New Manchester Elementary receives ‘A’ report card

New Manchester Elementary was the lone Hancock County school to receive an “A” on the new West Virginia Report Card grading system, released Wednesday.

Of the seven schools within the Hancock County school system, only one — Oak Glen High School — received an “unacceptable” mark, a “D,” according to documents showing how to interpret the report card.

The West Virginia Department of Education made the new letter grades for schools public Wednesday. Those grades are based on each school’s data from 2015, and indicate the school’s level of success in ultimately getting students career- or college-ready, department officials said Tuesday.

Data used is 83 percent student performance, including scores from the West Virginia General Summative Assessment, also known as the Smarter Balance exam. The remaining 17 percent of the score is based on non-performance metrics, including attendance at all school levels and graduation rates at the high-school level.

Michele Blatt, chief accountability officer for the West Virginia Department of Education, said that grades of A, B and C are within the “acceptable range” of grades, while a D or an F are “unacceptable.”

Schools receiving unacceptable grades must create a plan to improve by next year, and if there’s no improvement, then the state can help with resources through the Regional Educational Service Areas.

The specific A-F grades represent students’ performance as follows: A — distinctive; B — commendable; C — acceptable; D — unacceptable, and F — lowest.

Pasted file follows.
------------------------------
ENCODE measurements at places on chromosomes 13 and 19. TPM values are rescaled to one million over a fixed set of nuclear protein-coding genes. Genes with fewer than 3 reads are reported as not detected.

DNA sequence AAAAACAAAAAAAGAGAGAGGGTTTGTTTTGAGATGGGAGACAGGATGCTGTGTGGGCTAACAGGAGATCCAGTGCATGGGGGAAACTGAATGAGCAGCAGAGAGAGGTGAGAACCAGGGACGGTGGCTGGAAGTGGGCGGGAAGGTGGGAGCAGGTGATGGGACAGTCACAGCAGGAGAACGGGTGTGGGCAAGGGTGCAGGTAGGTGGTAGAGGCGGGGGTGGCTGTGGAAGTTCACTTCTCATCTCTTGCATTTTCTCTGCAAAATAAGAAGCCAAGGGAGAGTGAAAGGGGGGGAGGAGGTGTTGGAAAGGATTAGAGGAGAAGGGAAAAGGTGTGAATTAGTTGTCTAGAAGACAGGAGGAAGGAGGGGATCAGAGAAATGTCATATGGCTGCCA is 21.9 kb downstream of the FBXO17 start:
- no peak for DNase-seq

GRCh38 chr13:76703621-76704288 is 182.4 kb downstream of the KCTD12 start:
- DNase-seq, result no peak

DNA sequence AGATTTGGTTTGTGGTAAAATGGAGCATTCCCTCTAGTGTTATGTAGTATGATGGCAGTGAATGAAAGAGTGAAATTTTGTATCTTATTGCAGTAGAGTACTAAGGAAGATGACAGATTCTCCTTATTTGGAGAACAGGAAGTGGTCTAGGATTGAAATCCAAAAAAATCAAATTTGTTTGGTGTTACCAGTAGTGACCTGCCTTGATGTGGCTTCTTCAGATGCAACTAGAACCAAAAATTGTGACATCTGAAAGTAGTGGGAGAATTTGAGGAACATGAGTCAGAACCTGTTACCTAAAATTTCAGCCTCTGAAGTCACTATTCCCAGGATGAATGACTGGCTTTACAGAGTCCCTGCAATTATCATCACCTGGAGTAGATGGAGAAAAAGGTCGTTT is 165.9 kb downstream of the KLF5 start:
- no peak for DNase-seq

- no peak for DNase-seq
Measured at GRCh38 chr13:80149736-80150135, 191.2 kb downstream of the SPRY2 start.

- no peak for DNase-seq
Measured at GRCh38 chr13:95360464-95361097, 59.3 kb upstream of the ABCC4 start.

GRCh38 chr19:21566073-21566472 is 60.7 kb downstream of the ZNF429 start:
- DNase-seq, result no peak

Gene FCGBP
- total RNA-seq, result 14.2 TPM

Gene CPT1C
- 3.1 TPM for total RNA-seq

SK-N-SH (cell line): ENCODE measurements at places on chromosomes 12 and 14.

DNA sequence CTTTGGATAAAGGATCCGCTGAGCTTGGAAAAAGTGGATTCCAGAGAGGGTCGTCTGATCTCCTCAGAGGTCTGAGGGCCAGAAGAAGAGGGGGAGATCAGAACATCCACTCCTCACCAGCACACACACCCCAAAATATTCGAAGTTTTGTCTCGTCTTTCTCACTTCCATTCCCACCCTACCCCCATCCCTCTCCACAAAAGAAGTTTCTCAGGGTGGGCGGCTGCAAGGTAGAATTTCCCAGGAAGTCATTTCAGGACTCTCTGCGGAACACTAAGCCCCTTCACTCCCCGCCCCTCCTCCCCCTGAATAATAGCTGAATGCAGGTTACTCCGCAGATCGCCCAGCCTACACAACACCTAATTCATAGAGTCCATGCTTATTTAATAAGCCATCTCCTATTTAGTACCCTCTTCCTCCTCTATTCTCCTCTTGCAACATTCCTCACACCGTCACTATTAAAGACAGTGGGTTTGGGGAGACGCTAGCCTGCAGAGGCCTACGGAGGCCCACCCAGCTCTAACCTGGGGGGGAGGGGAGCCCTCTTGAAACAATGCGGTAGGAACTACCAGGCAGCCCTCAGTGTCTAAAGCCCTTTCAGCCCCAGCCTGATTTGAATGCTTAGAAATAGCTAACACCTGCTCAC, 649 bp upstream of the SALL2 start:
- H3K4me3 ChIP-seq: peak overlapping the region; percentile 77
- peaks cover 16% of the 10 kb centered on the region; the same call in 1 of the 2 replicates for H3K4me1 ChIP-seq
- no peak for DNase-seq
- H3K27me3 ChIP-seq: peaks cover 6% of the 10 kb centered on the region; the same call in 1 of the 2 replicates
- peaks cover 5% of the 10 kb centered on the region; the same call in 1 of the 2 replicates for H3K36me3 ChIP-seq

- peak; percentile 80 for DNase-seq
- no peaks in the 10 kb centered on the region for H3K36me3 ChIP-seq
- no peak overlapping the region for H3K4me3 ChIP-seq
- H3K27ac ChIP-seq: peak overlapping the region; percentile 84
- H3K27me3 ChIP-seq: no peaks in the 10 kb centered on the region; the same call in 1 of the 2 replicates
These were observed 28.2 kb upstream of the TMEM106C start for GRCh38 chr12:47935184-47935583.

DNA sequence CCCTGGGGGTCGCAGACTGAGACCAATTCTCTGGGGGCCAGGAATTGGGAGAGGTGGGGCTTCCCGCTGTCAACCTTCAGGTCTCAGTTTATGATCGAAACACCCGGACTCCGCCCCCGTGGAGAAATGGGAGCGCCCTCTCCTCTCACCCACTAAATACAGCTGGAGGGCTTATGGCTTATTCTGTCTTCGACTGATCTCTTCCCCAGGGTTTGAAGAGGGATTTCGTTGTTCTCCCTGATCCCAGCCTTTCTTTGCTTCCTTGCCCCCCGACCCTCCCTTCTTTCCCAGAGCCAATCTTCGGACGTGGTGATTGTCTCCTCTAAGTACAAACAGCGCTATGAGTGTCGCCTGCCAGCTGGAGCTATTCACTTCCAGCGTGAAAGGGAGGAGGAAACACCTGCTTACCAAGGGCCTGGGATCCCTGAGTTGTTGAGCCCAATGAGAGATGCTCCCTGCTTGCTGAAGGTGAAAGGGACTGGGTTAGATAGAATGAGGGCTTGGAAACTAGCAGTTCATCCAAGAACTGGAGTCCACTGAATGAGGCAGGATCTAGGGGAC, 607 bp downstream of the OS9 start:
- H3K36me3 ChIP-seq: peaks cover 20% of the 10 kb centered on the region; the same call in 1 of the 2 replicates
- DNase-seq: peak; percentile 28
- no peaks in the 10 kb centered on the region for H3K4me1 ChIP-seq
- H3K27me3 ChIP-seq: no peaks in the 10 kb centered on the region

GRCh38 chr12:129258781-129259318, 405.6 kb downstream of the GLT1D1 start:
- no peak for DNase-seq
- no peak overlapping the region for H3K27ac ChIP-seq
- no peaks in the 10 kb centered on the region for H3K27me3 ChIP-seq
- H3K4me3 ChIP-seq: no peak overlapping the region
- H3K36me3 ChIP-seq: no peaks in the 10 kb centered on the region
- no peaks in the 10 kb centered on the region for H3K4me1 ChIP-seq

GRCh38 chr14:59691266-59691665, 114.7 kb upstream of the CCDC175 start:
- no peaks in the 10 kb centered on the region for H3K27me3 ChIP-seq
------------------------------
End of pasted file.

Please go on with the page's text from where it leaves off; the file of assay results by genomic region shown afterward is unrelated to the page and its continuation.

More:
In Hancock County, New Manchester received an A; Allison Elementary and Oak Glen Middle School each earned a B; Oak Glen High School received a D; and all three Weirton schools each received a C.

The state Department of Education designed the accountability system to meet a requirement of the federal Every Student Succeeds Act that was signed into law by President Barack Obama on Dec. 15.

It mandates that every state create such a system, yet it gives states some control over how to assess its own schools’ success in getting students career- and college-ready. The act replaces the 2002 No Child Left Behind Act, according to the U.S. Department of Education website.

According to grades released Wednesday, among Brooke County’s 10 schools, Hancock County’s seven schools, Tyler County’s four schools and Wetzel County’s eight schools, each school system had one school earn a D grade. Marshall County’s 12 schools brought in two D grades.

No schools within the local counties earned an F grade. Some schools throughout the state that did receive Fs did so because they didn’t have the required 95 percent of students perform the actual test portion, Blatt explained. Fifteen schools statewide received an F.

All 14 Ohio County public schools earned A’s, B’s or C’s — the only Northern Panhandle county that can make that claim, and one of only a handful in the state.

Educators for years have been debating the best way to provide a clear picture of how schools are doing. Some will look at the letter grade release and determine it does not represent a clear picture of the work being done within schools and a district.

Rather the majority of its data relies on a single test: the West Virginia General Summative Assessment, which assesses only a few subjects in different grades by assigning a proficiency score of 1-4 for students.

For example, the assessment scores only on English/language arts and math for grades three through 11. Science is tested in grades four, six and 10, but was not included as part of the grading system.

Some superintendents are calling for additional assessments to be added to the process.

Although the state board of education was set to approve schools’ grades during its meeting Wednesday, schools already knew their grades.

The state Department of Education withheld releasing them to the public until schools had a chance to verify the data used and appeal their grades.

This is the first year for the report cards, although the state Department of Education has been working with schools for about a year. From now on, scoring will be released each fall during the school year.